Many small businesses have switched to VoIP in search of better scalability and better reliability. In a study from 2014, those were the top two features that drove the VoIP purchase decisions and 57% of these were first time VoIP buyers.
When they were asked why they chose VoIP, the top reasons for greater reliability and to make it easier to scale the business. Around 31% were still using landlines before the switch, but 13% had already adapted to the new mobile world, relying percent exclusively on their mobile phones as the backbone of their business communication network.
The View on VoIP
There’s no question that VoIP has some cost advantages over old-world telephone systems.
It’s estimated that there will be around 1 billion VoIP customers by the end of this year. PC world did a study that found VoIP became a cost-savings engine after adding 40 phone users or more.
On review sites, buyers unhappy with the deliverables, in terms of voice quality, complexity and price, have been vocal about what they needed.
When your read Quality of Service (QoS) reviews for VoIP providers, it refers to how close the quality of the voice component comes to what people have come to expect from landline phones. The QoS reflects the amount of delays, static, random noises and echoes as a percentage of completed calls.
To maintain the highest QoS, business VoIP providers must provide excellent bandwidth availability, the most current telecom hardware, and the fastest processors in their servers. If not, calls fade in and out or drop completely, which can be devastating for a business.
That’s one of the reasons why VoIP makes more sense for larger enterprises, where the VoIP service is hosted either in the cloud or on dedicated enterprise level servers. In contrast, the low-cost and free VoIP services like Skype and Google Voice can be serviceable for smaller companies, but their servers tend to get overburdened by unpredictable spikes in usage, leading to spotty QoS.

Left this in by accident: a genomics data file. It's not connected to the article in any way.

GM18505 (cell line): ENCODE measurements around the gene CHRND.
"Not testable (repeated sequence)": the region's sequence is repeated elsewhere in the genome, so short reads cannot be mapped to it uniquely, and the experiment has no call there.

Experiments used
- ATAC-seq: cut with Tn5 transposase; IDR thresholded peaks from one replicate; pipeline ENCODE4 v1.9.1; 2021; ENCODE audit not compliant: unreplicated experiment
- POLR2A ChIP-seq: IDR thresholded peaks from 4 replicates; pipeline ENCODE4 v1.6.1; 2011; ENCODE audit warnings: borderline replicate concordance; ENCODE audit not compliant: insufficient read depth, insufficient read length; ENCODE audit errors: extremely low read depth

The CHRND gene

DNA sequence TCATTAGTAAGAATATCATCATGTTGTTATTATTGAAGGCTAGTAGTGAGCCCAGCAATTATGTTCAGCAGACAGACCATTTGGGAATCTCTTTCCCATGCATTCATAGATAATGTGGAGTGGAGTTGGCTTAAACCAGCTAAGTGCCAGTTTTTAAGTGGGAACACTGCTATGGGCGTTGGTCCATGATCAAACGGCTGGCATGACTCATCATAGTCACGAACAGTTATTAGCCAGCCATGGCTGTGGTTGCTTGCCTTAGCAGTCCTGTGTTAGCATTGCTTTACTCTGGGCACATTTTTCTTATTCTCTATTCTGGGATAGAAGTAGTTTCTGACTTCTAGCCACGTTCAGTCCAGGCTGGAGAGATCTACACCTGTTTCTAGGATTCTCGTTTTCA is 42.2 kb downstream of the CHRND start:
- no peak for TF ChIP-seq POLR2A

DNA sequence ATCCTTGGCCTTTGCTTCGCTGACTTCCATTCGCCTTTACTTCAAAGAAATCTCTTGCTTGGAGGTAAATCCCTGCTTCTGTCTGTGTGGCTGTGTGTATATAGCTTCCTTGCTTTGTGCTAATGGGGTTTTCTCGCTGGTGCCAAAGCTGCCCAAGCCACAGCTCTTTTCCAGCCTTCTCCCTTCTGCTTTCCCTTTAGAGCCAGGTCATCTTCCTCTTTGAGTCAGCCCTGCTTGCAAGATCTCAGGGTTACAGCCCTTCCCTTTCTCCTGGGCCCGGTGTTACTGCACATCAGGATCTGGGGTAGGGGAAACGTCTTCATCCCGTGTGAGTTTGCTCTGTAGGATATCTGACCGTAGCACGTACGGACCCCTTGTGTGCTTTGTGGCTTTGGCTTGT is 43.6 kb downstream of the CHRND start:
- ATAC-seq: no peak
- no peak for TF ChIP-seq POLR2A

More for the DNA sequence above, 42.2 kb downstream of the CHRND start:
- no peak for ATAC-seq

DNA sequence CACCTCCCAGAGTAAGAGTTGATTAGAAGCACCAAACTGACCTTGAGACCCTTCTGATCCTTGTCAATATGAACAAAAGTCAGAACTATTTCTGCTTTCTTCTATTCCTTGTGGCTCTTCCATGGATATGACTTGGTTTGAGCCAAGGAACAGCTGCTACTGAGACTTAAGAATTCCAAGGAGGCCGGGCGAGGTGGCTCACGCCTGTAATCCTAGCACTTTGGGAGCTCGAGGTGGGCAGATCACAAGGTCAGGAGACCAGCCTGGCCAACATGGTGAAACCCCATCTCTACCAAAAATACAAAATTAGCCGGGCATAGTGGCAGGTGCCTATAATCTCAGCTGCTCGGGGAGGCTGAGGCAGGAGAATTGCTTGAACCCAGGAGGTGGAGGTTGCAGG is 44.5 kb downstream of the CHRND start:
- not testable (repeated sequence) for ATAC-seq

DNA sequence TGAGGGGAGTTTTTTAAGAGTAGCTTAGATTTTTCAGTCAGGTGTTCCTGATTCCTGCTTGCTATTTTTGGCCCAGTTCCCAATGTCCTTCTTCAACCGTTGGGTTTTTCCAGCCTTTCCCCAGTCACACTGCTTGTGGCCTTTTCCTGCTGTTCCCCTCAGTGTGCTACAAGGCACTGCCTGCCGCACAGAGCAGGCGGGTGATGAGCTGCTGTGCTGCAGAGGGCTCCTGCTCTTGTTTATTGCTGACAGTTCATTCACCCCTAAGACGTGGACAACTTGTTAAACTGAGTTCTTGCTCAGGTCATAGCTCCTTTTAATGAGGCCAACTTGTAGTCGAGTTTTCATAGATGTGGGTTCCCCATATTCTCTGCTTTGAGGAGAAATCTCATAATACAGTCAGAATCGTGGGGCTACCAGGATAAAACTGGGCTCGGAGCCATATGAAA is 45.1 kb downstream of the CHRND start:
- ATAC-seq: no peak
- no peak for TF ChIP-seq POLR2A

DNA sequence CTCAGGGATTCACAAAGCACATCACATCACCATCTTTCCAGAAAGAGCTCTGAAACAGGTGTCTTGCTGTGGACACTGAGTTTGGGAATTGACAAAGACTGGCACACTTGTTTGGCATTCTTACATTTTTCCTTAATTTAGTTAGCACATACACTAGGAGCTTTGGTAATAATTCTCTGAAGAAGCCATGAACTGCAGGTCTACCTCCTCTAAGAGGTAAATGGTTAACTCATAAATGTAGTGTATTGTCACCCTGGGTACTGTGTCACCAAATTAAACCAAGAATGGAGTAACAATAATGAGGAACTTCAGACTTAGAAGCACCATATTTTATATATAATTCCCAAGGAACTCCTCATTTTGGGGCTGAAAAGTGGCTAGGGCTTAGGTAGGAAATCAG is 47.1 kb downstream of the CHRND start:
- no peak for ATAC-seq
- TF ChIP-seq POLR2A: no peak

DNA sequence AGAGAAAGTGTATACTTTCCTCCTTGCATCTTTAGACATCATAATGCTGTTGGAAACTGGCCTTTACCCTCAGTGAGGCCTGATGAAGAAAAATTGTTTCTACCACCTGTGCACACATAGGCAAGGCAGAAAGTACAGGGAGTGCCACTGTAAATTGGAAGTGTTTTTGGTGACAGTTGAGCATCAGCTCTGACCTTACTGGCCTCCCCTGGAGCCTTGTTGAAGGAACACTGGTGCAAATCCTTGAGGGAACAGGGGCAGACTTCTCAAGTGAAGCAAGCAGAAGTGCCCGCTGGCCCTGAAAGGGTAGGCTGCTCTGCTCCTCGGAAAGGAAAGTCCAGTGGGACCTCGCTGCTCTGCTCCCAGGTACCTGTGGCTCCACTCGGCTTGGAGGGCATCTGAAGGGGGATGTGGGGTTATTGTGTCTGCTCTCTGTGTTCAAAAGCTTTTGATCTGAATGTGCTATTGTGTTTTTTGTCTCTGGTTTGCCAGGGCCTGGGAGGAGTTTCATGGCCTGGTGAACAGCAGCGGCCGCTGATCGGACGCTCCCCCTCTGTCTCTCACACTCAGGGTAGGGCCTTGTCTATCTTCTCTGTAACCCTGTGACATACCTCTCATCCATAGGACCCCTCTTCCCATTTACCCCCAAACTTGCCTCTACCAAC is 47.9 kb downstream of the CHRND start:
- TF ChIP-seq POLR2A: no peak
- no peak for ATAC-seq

Another issue that recurs on VoIP customer service lines is that often businesses find that some incoming calls are being lost. This is related to the complexity of setup and maintenance. For example, if voicemail isn’t set up correctly in the VoIP account, the provider will have no routing address for the calls and they will simply drop. Callers might hear a fast busy signal or “Call cannot be completed as dialed.”
To counter the situation, some VoIP providers have a feature called "Call Forwarding upon the Loss of Registration" which you specify a new number if there is a loss of connectivity or it can’t find your voicemail setup.
The fact is that spotty or lost calls could result any time an applications that shares bandwidth with your VoIP connection takes up too many cycles and interferes with standard operations. You will need to constantly have processes in place to check for malware, run a routine that looks for packet loss, and search for higher bandwidth options from your Internet provider.
A Different Option
A new model is emerging for small companies of 20 or less employees. It carries all the advantages of VoIP, such as easy scalability, a web-based interface for self-service modifications and PBX-like features. At the same time, it has much more steady QoS because the major mobile networks and carriers provide the service.
AT&T, Verizon and T-Mobile are all offering their own alternatives to business VoIP, sometimes referred to as HD Voice.
Application over the top can deliver PBX grade features while mantaining crystal clear voice quality.
At Spoke, we make it possible to convert your employee devices into a virtual business phone system, just by downloading an app. Spoke offer business VoIP features like call forwarding, hunt groups, porting in existing numbers and intelligent presence built in. Spoke provides both team members and the company with first-class mobile security management.
Spoke also solves the scaling problem effortlessly. Whenever you hire new team members, just send them a link to the app. No add/delete/move, no IT involvement, no worries. To see if Spoke is right for your business, check out our features page or try our free trial, no risk, no obligation.